A hearty welcome for fleeing Belgians

Burghfield was among the Berkshire villages to welcome Belgian families seeking refuge from the horrors of war, by making not only houses available, but also helping out with food and fuel for their guests.

It is not too much to say that the little country of Belgium has during the last months won the admiration and gained the sympathy of the whole civilised world. She has won our admiration because of the heroic stand which she made against the vast and aggressive military power of Germany and because she refused to become a party to breaking those solemn treaties by which the nations of Europe were bound. Belgium might have saved herself much disaster and suffering if she had at once yielded to the request of the German Emperor to allow his armies to begin their march of conquest across her territory, but she was too noble to break the treaty by which she was bound in order to “save her own skin”, and chose rather to fight and suffer in the cause of righteousness and justice. How greatly she has suffered we all know, for the German motto in warfare is that the conquered should be left “nothing but their eyes to weep with”. We all know that thousands of peaceful Belgians have lost nearly everything they possessed and have been driven from their homes in the towns and villages and have sought the hospitality of the friendly English shores. They have received a hearty and ready welcome, because Belgium has not only won our admiration by her heroism but has gained our sympathy because of her inevitable suffering.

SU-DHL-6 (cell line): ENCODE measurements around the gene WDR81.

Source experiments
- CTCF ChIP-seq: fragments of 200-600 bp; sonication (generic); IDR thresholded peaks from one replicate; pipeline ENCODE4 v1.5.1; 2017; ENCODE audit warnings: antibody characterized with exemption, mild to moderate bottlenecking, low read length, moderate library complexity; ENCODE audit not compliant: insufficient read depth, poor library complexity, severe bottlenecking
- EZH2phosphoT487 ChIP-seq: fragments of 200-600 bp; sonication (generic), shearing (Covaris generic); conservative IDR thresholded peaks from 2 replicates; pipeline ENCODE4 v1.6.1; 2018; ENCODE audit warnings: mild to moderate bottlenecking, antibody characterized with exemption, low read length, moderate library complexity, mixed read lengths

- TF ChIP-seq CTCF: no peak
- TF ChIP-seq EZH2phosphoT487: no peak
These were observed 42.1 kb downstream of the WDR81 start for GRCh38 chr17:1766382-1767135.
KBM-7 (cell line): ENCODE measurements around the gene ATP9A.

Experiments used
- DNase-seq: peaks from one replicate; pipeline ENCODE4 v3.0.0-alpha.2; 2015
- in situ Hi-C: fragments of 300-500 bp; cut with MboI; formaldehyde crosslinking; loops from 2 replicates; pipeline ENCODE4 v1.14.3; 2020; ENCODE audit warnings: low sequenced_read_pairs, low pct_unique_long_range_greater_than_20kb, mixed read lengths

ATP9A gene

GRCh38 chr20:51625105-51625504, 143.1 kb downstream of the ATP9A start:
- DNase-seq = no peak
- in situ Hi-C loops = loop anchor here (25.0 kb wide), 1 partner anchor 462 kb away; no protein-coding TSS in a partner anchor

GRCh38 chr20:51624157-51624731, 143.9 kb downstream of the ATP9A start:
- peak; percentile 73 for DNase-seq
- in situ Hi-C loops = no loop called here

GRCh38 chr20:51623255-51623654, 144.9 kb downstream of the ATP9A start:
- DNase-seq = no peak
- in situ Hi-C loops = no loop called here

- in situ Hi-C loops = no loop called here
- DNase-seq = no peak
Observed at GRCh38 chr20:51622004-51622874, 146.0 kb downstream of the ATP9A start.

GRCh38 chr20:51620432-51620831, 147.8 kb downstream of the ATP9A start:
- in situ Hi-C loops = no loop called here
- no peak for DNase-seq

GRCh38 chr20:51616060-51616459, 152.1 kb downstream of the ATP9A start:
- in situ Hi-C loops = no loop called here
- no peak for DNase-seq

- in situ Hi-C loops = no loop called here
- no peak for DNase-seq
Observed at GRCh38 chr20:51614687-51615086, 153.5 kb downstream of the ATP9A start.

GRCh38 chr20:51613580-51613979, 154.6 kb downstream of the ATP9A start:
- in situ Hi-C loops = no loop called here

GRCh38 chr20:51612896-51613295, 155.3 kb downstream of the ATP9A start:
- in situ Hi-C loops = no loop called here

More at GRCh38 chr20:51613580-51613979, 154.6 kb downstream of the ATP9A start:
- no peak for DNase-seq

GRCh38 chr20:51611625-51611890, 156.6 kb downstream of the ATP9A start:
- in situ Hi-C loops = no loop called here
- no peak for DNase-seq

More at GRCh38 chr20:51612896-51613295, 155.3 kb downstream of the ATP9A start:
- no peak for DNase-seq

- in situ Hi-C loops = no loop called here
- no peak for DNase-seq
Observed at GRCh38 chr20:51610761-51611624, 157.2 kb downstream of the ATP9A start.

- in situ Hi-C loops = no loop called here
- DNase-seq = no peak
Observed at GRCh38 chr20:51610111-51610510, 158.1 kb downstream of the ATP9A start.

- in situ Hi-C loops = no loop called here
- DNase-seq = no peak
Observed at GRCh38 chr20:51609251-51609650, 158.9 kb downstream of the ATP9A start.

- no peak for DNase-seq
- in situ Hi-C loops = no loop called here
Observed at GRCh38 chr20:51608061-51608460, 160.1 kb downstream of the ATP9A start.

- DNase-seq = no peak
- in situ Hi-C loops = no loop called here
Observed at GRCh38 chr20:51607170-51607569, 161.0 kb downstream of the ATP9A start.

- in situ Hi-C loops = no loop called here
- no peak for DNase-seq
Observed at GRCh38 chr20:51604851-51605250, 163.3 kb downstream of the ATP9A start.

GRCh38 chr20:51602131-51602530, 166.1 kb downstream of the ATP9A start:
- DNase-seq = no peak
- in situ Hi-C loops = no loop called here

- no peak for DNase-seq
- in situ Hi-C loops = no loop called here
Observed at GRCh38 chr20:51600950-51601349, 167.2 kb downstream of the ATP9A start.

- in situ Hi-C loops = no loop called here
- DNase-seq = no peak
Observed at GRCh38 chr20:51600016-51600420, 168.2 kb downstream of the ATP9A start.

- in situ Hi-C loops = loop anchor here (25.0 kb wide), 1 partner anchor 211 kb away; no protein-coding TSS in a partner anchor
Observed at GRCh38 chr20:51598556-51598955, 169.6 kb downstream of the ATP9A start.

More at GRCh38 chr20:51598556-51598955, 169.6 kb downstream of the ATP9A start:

Many of the refugees have found a temporary home in our own neighbourhood – in Reading, and at Mortimer, Aldermaston, and Sulhamstead – and now we can add Burghfield, for a party of four refugees have arrived at “Barnhay”, on the Common, who are brave and cheerful notwithstanding their misfortunes. The Trustees of the “Old Schools” have also granted the use of that building for a similar purpose, and on October 24th Monsieur and Madame Laurent and their two daughters arrived there. They came from Louvain, the beautiful Belgian town where the Germans wrought such fearful havoc. Monsieur Laurent was in business there and his was one of the houses which was burnt to the ground. On hearing of the proposed arrangement, many of our parishioners most kindly and promptly sent a variety of articles required for domestic uses, while Mr and Mrs E F Pilkington sent a ton of coal in order to endure a warm welcome for our guests. We understand that Mr and Mrs Willink are looking after the welfare of both parties for the present, and we are asked to say that any gifts in kind, e.g. fruits and vegetables, groceries, jam, etc, etc, will be most gladly received either at Barnhay or at the Old Schools.

In Bisham, meanwhile, Florence Vansittart Neale met a Belgian refugee family.

24 October 1914
E & I to tea [with] Himes to see their Belgians. Large party of 7. Baby born Antwerp Oct 1st, had to leave when a week old.

The Belgians at Marlow told me the Germans dug a hole, made a woman put her two children in & bayoneted them! Saw baby 3 weeks come from Antwerp. Mother had to move a week after the birth (little Albert).

Burghfield parish magazine, November 1914 (D/EX725/3); Diary of Florence Vansittart Neale (D/EX73/3/17/8)

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